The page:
Moby Innocents on 2LP
"I guess I just accept that the music business has fallen apart," says Moby, describing the unexpectedly fruitful environment that spawned his 2013 album Innocents. Indeed, that's exactly what Innocents entails. Moby's 11th studio album to date proves an uncompromised, fully realized work from one of the most iconoclastic, innovative, individual forces in electronic music – or popular music, period. As such, Innocents proves distinctively a piece with Moby's discography, while simultaneously pushing the artist towards new challenges.
Moby also chose to work with an outside producer for the first time in his career here: Mark "Spike" Stent, whose Grammy-studded résumé spans superstar pop (Madonna, Lady Gaga, Beyoncé), rock (U2, Bruce Springsteen, Muse, Yeah Yeah Yeahs) and the genre-defying Vanguard (Björk, Massive Attack, Goldfrapp, M.I.A.). Another first marked by Innocents was Moby's unexpected choice of collaborators. On Innocents, however, the guests provided a distinct inspirational motif. Among those seasoned voices are the sole male lead vocals to appear on a Moby album.
Innocents reverses this tradition via some of the most distinctive male vocalists in rock music. Wayne Coyne of the Flaming Lips duets memorably with Moby on rousing first single "The Perfect Life"; alt-rock legend Mark Lanegan lends his dark croon to the lynchian electro-noir ballad "The Lonely Night"; and the shimmering "Almost Home" proves even more sublime thanks to the indie-folk eminence Damien Jurado's empyreal tones. Innocents' female contributors, meanwhile, prove nearly as surprising. The eerie apocalyptic ballad "The Last Day" features the enigmatic vocals and songwriting acumen of Skylar Grey. Elsewhere, the defiant soul lament of "Don't Love Me" places the unforgettably brassy pipes of Moby tour vocalist Inyang Bassey into a lush, retro-futuristic setting.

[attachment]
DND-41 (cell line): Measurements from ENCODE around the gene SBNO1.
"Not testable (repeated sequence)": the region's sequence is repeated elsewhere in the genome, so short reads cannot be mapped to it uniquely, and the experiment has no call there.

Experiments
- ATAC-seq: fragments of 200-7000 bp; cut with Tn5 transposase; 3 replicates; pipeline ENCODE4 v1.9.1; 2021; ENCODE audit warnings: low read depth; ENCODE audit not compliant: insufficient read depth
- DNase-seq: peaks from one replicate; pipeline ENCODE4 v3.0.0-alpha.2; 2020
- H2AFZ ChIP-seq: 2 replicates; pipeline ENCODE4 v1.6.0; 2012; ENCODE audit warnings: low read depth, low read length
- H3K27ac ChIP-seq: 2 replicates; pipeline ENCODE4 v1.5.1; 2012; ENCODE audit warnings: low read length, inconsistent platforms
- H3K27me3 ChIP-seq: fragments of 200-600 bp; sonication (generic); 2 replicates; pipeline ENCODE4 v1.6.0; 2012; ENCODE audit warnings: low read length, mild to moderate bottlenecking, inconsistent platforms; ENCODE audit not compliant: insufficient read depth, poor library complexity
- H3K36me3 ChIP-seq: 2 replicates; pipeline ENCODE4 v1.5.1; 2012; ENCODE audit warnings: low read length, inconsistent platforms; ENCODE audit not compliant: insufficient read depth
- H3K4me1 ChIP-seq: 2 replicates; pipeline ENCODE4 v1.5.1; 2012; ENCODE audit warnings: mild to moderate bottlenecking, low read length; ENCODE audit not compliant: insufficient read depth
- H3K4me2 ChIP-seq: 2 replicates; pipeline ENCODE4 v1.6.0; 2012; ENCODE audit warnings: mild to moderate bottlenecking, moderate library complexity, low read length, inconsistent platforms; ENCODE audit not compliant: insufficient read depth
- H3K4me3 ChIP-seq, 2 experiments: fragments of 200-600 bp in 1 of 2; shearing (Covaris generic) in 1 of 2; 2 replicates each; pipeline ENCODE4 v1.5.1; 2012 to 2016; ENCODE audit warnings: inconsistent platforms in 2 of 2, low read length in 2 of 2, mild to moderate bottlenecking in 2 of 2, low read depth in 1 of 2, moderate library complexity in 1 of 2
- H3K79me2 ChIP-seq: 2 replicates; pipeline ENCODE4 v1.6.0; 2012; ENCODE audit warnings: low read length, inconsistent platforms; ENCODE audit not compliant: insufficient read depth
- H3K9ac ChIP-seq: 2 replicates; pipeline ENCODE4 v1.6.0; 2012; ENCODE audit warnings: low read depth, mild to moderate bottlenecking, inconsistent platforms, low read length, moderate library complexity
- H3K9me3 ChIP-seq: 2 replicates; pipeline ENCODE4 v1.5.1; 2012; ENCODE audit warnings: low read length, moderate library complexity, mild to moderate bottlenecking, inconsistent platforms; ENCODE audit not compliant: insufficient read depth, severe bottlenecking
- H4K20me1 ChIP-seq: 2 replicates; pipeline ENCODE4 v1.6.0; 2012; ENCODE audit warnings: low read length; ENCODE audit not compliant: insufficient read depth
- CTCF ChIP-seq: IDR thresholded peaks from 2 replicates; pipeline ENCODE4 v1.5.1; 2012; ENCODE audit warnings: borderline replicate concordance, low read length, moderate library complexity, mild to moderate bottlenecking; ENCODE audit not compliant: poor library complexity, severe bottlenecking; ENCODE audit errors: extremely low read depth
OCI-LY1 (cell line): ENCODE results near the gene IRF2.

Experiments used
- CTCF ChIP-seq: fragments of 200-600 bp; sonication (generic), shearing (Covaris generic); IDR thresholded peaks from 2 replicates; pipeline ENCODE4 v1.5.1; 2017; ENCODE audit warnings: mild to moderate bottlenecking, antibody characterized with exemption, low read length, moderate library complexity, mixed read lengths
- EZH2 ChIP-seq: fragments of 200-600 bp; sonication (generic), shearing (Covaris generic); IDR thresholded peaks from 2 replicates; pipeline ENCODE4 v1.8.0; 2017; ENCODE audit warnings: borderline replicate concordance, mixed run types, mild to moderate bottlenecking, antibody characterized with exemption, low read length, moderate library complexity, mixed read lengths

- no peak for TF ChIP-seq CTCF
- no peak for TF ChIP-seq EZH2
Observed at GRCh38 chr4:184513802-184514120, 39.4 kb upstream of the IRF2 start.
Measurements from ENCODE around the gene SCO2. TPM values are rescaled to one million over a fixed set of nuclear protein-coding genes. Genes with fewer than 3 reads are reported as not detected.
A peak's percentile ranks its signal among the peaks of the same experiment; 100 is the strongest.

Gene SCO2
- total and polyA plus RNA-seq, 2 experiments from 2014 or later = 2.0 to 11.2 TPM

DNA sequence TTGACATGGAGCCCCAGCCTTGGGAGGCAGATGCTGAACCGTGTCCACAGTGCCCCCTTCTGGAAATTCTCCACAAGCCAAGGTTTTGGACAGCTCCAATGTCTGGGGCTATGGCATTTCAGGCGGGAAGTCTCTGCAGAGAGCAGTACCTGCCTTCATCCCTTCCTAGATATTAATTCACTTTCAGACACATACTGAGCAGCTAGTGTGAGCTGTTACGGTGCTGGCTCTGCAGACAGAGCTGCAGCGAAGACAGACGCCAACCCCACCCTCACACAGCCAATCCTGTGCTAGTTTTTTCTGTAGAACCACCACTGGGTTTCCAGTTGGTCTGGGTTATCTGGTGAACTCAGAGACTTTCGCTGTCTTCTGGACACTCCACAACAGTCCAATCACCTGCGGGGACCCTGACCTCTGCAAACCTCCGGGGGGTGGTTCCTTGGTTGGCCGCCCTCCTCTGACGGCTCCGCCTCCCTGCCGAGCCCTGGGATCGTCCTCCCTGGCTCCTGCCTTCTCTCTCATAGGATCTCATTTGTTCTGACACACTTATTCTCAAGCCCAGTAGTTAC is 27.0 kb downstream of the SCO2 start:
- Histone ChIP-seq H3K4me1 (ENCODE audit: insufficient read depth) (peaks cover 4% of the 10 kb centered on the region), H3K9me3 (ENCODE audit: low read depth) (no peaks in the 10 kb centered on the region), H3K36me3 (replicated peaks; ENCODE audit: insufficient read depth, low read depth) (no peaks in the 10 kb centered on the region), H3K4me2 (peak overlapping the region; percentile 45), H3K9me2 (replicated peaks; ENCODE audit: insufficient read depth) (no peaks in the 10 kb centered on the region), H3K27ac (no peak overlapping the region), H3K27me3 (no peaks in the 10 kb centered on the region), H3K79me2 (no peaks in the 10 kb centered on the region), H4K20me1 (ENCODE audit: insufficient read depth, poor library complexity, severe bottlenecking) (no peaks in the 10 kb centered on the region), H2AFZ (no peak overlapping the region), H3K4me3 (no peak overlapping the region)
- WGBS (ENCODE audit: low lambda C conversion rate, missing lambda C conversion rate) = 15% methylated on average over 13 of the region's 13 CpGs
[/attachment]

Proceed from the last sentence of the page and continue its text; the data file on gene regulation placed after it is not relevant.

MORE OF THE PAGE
Much of Innocents recalls vintage Moby in the best way. Songs like "The Last Day" and "A Long Time" evoke play's ingenious sampling of haunting spirituals over club grooves; as well, "Saints" manipulates disembodied diva vocals, acid-house breakbeats, and orchestral synths into an uplifting yet melancholic anthem – much in the same way as did Moby's breakthrough hit, the rave classic "Go." Meanwhile, the moody cinematic ambience of instrumentals "Everything That Rises" and "Going Wrong" suggests scores for films that don't yet exist – reminding why Moby remains the go-to source for soundtracks.
Innocents also carves out its own unique niche in Moby's discography. For one, it's the first album he's created since moving to Los Angeles from his longtime New York City home. However, despite its L.A. origins, Moby insists Innocents "doesn't sound like sunshine and the beach – it's not L.A. pastoral like, say, a CSNY or Eagles record." Instead, the album captures the atmospheric anomie of being caught between eras – its sound and vision balancing today's high-speed digitalism with the discarded, obsolete technology of an earlier machine age. On one level, this sensation is achieved sonically.